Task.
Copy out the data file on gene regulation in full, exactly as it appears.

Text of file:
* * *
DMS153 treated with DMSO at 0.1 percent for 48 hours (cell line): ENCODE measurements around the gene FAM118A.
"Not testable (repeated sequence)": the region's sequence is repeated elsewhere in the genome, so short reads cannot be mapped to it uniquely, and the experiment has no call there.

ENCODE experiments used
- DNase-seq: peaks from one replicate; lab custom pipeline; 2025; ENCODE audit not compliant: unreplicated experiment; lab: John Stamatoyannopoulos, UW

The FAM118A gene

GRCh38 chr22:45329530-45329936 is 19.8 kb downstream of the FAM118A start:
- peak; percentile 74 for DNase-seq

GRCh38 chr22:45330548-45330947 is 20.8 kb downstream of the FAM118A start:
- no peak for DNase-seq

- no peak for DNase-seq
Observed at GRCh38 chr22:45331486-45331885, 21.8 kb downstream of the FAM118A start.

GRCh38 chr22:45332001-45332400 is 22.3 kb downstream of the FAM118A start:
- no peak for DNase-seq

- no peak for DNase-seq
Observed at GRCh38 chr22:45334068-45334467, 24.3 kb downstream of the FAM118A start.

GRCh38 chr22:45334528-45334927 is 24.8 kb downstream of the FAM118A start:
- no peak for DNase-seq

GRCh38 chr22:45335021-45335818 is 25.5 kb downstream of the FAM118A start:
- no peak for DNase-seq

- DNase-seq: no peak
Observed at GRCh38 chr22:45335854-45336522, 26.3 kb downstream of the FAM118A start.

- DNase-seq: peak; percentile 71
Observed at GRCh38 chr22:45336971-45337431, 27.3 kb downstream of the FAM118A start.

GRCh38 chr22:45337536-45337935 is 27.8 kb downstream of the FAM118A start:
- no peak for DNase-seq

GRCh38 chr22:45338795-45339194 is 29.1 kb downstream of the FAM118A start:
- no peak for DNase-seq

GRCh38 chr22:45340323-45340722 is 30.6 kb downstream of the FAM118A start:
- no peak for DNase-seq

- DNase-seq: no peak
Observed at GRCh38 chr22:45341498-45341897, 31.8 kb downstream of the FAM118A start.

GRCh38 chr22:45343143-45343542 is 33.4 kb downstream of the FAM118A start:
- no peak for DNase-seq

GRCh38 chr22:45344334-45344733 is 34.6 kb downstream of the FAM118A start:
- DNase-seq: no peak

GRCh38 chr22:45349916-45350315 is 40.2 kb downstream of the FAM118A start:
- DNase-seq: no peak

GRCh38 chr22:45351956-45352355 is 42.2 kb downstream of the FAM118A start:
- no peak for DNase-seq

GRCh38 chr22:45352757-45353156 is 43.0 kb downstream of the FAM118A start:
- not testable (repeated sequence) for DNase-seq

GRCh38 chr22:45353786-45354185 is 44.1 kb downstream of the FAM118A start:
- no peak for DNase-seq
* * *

DMS153 treated with DMSO at 0.1 percent for 48 hours (cell line): ENCODE measurements around the gene FAM118A.
"Not testable (repeated sequence)": the region's sequence is repeated elsewhere in the genome, so short reads cannot be mapped to it uniquely, and the experiment has no call there.

ENCODE experiments used
- DNase-seq: peaks from one replicate; lab custom pipeline; 2025; ENCODE audit not compliant: unreplicated experiment; lab: John Stamatoyannopoulos, UW

The FAM118A gene

GRCh38 chr22:45329530-45329936 is 19.8 kb downstream of the FAM118A start:
- peak; percentile 74 for DNase-seq

GRCh38 chr22:45330548-45330947 is 20.8 kb downstream of the FAM118A start:
- no peak for DNase-seq

- no peak for DNase-seq
Observed at GRCh38 chr22:45331486-45331885, 21.8 kb downstream of the FAM118A start.

GRCh38 chr22:45332001-45332400 is 22.3 kb downstream of the FAM118A start:
- no peak for DNase-seq

- no peak for DNase-seq
Observed at GRCh38 chr22:45334068-45334467, 24.3 kb downstream of the FAM118A start.

GRCh38 chr22:45334528-45334927 is 24.8 kb downstream of the FAM118A start:
- no peak for DNase-seq

GRCh38 chr22:45335021-45335818 is 25.5 kb downstream of the FAM118A start:
- no peak for DNase-seq

- DNase-seq: no peak
Observed at GRCh38 chr22:45335854-45336522, 26.3 kb downstream of the FAM118A start.

- DNase-seq: peak; percentile 71
Observed at GRCh38 chr22:45336971-45337431, 27.3 kb downstream of the FAM118A start.

GRCh38 chr22:45337536-45337935 is 27.8 kb downstream of the FAM118A start:
- no peak for DNase-seq

GRCh38 chr22:45338795-45339194 is 29.1 kb downstream of the FAM118A start:
- no peak for DNase-seq

GRCh38 chr22:45340323-45340722 is 30.6 kb downstream of the FAM118A start:
- no peak for DNase-seq

- DNase-seq: no peak
Observed at GRCh38 chr22:45341498-45341897, 31.8 kb downstream of the FAM118A start.

GRCh38 chr22:45343143-45343542 is 33.4 kb downstream of the FAM118A start:
- no peak for DNase-seq

GRCh38 chr22:45344334-45344733 is 34.6 kb downstream of the FAM118A start:
- DNase-seq: no peak

GRCh38 chr22:45349916-45350315 is 40.2 kb downstream of the FAM118A start:
- DNase-seq: no peak

GRCh38 chr22:45351956-45352355 is 42.2 kb downstream of the FAM118A start:
- no peak for DNase-seq

GRCh38 chr22:45352757-45353156 is 43.0 kb downstream of the FAM118A start:
- not testable (repeated sequence) for DNase-seq

GRCh38 chr22:45353786-45354185 is 44.1 kb downstream of the FAM118A start:
- no peak for DNase-seq